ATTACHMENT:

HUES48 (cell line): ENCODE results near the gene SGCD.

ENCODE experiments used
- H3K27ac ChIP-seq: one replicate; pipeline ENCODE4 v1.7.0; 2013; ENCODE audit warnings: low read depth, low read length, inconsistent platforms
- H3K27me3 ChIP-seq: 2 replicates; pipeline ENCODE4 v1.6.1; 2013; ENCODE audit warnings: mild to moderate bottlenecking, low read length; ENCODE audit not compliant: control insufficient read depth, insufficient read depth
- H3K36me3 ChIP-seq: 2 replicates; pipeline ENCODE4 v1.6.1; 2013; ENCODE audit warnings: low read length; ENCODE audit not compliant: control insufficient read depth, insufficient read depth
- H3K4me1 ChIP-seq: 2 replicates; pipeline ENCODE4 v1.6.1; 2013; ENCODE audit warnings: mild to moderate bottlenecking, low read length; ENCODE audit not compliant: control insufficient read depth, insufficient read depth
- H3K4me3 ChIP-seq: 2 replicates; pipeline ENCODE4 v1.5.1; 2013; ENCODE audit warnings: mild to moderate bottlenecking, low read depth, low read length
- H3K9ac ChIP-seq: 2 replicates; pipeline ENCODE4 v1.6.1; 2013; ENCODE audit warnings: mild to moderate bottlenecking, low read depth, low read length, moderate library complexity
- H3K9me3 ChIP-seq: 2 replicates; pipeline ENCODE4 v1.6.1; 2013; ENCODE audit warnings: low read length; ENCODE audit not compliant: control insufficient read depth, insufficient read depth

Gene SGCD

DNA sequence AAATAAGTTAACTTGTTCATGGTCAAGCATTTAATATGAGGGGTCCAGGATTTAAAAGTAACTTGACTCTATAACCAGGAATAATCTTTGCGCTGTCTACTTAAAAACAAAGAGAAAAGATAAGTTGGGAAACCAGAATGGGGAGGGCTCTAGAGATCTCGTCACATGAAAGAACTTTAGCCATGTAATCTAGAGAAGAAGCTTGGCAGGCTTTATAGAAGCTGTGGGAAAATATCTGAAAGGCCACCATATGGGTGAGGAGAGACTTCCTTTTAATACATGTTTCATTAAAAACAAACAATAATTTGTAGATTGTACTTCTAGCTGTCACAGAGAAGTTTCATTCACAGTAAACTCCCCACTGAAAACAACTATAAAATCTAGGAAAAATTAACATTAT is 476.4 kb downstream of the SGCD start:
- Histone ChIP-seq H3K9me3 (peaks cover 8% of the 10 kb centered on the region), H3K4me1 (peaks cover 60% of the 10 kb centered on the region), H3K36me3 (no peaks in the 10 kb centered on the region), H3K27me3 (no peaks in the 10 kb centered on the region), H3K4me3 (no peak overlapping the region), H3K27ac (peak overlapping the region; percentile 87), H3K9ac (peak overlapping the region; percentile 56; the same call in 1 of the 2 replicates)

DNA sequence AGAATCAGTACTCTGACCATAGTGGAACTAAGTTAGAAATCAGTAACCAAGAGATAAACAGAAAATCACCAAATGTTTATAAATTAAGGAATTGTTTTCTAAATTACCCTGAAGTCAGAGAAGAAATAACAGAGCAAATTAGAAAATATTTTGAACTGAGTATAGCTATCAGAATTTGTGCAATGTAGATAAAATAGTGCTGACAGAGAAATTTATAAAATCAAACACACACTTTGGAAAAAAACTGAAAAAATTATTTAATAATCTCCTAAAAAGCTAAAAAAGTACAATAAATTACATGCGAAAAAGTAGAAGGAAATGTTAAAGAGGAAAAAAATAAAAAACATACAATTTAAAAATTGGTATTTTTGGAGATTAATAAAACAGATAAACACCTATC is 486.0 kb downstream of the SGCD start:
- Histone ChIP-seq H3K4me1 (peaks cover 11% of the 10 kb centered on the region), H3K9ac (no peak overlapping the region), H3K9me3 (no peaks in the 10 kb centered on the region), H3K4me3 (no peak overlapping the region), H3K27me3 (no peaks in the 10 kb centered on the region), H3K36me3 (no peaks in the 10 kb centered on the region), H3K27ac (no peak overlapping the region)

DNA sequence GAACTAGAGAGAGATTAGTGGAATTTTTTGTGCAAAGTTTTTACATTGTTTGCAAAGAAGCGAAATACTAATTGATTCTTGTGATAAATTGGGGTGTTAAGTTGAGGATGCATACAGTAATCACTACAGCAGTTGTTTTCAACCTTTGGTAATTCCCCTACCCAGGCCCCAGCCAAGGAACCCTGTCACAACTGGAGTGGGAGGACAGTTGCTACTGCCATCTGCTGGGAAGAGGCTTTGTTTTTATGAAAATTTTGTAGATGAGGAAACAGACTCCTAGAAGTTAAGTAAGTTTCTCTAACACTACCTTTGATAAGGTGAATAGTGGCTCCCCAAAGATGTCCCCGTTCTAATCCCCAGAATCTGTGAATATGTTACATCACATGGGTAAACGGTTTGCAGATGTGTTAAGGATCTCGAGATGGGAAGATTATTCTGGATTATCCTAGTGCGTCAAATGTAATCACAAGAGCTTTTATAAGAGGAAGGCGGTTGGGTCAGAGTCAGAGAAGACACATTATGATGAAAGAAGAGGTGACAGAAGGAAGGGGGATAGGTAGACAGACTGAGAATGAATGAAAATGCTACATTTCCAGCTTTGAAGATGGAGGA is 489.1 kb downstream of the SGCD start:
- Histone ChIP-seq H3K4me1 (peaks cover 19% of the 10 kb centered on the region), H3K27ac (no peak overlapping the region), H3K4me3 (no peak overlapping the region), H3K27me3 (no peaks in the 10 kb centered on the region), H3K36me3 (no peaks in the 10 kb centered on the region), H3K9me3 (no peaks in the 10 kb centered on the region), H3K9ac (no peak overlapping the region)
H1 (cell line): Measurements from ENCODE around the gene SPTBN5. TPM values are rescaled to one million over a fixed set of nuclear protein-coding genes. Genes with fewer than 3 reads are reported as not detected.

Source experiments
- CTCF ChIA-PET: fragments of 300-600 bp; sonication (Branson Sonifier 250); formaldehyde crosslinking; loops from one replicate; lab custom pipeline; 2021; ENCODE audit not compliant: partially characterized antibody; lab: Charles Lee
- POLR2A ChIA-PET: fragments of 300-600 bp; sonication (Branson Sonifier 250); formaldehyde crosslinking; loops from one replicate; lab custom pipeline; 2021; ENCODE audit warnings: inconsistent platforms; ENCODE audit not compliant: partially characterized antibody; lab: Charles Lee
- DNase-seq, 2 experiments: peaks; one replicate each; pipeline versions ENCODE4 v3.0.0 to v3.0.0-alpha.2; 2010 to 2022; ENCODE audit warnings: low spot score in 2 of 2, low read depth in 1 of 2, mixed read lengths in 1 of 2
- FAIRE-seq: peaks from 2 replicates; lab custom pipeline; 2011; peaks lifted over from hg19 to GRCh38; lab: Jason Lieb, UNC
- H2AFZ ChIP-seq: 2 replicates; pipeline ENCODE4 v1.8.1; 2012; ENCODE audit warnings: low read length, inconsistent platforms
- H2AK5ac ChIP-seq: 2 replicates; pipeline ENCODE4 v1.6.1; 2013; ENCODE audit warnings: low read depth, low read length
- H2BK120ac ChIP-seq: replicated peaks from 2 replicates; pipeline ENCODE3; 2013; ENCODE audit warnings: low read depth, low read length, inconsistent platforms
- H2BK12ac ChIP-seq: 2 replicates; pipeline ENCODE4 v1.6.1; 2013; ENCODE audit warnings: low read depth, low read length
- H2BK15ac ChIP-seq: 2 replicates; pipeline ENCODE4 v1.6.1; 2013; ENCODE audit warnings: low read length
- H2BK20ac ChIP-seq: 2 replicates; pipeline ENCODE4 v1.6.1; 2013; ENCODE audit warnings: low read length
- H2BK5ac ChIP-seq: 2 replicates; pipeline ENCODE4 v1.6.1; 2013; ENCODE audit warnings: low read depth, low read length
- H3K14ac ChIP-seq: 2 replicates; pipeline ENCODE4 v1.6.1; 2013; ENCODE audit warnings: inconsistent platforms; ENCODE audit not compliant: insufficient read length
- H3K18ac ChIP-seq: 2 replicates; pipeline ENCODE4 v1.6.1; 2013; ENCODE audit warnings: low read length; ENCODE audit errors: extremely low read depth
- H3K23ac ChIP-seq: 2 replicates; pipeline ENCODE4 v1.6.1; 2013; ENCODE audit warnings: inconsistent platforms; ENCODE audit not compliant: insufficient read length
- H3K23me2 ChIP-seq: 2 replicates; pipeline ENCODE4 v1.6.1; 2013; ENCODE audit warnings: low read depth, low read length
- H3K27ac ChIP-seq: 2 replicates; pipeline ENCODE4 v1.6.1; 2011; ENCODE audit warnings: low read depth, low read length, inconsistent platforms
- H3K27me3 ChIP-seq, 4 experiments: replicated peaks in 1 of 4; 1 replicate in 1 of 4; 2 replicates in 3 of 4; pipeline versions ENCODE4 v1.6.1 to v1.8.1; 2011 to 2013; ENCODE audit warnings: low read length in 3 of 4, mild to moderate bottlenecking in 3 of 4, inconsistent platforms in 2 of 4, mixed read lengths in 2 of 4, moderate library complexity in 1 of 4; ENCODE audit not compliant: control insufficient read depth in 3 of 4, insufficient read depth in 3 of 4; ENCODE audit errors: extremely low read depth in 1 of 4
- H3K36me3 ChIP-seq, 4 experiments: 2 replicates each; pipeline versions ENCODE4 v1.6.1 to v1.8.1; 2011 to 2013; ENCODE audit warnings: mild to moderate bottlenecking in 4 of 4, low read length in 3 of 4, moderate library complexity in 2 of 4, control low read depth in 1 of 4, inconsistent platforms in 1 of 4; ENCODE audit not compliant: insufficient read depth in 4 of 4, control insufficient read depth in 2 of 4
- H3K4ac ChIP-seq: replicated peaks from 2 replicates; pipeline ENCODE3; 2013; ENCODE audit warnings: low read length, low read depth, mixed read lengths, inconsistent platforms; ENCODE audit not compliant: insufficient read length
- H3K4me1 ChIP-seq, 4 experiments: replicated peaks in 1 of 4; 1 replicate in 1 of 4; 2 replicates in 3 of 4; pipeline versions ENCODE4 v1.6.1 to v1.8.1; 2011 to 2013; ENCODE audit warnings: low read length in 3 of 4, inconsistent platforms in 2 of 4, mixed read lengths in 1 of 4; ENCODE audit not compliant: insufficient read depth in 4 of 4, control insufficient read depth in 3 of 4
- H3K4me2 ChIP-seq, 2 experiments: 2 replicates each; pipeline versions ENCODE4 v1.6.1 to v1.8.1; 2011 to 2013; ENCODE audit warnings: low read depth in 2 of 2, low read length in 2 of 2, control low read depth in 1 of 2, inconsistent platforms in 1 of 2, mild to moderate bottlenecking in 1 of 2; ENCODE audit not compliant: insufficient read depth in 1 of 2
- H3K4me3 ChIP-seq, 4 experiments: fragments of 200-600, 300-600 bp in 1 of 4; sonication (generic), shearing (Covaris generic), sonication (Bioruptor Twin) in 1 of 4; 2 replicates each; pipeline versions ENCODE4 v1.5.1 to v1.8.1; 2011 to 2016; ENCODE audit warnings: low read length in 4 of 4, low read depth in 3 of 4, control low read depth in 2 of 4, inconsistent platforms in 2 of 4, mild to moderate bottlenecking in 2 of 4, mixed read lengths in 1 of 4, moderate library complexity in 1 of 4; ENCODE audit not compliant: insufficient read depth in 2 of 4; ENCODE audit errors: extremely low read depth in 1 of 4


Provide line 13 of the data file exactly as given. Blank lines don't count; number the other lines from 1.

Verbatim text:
DNA sequence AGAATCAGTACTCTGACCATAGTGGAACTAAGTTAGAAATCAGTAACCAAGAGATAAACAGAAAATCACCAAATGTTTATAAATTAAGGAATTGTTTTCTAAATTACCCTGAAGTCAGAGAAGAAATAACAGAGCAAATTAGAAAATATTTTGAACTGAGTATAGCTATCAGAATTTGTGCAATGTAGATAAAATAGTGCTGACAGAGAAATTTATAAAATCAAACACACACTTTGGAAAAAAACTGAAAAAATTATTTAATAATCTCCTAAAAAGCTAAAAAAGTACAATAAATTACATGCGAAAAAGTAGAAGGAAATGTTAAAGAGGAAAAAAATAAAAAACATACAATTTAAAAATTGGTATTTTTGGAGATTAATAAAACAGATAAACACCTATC is 486.0 kb downstream of the SGCD start: